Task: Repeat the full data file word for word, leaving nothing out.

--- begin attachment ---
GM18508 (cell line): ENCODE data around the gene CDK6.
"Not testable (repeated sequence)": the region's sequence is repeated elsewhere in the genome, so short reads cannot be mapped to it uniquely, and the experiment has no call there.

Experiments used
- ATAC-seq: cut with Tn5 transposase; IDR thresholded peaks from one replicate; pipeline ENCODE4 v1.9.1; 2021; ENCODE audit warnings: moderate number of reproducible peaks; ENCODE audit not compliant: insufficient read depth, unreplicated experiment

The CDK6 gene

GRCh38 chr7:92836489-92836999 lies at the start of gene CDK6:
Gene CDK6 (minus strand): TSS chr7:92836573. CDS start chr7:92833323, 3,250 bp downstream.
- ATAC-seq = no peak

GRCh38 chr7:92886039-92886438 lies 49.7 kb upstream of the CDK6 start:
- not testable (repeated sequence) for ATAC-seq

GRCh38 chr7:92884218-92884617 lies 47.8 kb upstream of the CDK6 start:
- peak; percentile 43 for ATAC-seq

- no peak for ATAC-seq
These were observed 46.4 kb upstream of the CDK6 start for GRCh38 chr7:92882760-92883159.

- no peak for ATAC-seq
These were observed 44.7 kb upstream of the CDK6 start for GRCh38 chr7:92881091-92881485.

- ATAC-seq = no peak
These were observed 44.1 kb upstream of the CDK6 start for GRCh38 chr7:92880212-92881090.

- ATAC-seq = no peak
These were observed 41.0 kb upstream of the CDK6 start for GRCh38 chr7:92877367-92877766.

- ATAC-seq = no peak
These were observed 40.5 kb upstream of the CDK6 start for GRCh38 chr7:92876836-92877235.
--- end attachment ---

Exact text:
GM18508 (cell line): ENCODE data around the gene CDK6.
"Not testable (repeated sequence)": the region's sequence is repeated elsewhere in the genome, so short reads cannot be mapped to it uniquely, and the experiment has no call there.

Experiments used
- ATAC-seq: cut with Tn5 transposase; IDR thresholded peaks from one replicate; pipeline ENCODE4 v1.9.1; 2021; ENCODE audit warnings: moderate number of reproducible peaks; ENCODE audit not compliant: insufficient read depth, unreplicated experiment

The CDK6 gene

GRCh38 chr7:92836489-92836999 lies at the start of gene CDK6:
Gene CDK6 (minus strand): TSS chr7:92836573. CDS start chr7:92833323, 3,250 bp downstream.
- ATAC-seq = no peak

GRCh38 chr7:92886039-92886438 lies 49.7 kb upstream of the CDK6 start:
- not testable (repeated sequence) for ATAC-seq

GRCh38 chr7:92884218-92884617 lies 47.8 kb upstream of the CDK6 start:
- peak; percentile 43 for ATAC-seq

- no peak for ATAC-seq
These were observed 46.4 kb upstream of the CDK6 start for GRCh38 chr7:92882760-92883159.

- no peak for ATAC-seq
These were observed 44.7 kb upstream of the CDK6 start for GRCh38 chr7:92881091-92881485.

- ATAC-seq = no peak
These were observed 44.1 kb upstream of the CDK6 start for GRCh38 chr7:92880212-92881090.

- ATAC-seq = no peak
These were observed 41.0 kb upstream of the CDK6 start for GRCh38 chr7:92877367-92877766.

- ATAC-seq = no peak
These were observed 40.5 kb upstream of the CDK6 start for GRCh38 chr7:92876836-92877235.